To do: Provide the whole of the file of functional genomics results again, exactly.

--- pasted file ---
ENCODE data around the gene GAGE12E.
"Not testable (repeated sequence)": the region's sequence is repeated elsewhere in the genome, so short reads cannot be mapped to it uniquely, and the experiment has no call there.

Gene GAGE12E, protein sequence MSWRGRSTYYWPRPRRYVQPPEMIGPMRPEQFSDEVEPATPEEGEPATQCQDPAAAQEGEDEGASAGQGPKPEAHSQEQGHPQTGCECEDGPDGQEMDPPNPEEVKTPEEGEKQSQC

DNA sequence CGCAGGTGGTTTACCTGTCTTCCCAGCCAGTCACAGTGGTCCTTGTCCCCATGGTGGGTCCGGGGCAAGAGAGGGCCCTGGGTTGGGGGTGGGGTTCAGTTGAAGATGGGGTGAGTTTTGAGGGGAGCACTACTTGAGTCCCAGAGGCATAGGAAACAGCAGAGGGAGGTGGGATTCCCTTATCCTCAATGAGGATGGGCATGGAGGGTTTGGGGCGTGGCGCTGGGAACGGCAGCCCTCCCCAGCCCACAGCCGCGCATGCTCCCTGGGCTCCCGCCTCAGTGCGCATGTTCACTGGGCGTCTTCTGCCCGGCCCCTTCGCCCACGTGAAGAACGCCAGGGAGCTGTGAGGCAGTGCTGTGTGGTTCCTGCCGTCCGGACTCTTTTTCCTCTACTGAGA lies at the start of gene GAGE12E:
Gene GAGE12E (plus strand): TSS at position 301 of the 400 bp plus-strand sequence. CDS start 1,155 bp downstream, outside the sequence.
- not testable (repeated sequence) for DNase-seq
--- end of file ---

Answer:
ENCODE data around the gene GAGE12E.
"Not testable (repeated sequence)": the region's sequence is repeated elsewhere in the genome, so short reads cannot be mapped to it uniquely, and the experiment has no call there.

Gene GAGE12E, protein sequence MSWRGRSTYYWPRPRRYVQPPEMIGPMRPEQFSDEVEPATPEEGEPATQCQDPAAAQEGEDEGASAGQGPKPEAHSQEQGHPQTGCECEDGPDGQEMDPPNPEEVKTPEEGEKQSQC

DNA sequence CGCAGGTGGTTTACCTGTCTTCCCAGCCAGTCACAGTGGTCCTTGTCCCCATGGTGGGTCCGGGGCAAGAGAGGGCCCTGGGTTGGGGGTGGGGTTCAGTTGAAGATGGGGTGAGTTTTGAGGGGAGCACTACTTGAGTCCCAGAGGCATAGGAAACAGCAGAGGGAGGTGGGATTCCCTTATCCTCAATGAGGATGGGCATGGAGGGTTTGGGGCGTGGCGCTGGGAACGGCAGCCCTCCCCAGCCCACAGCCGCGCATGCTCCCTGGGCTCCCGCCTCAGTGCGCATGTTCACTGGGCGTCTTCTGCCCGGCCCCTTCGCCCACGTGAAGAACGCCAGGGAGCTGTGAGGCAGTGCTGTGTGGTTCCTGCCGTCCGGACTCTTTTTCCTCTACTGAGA lies at the start of gene GAGE12E:
Gene GAGE12E (plus strand): TSS at position 301 of the 400 bp plus-strand sequence. CDS start 1,155 bp downstream, outside the sequence.
- not testable (repeated sequence) for DNase-seq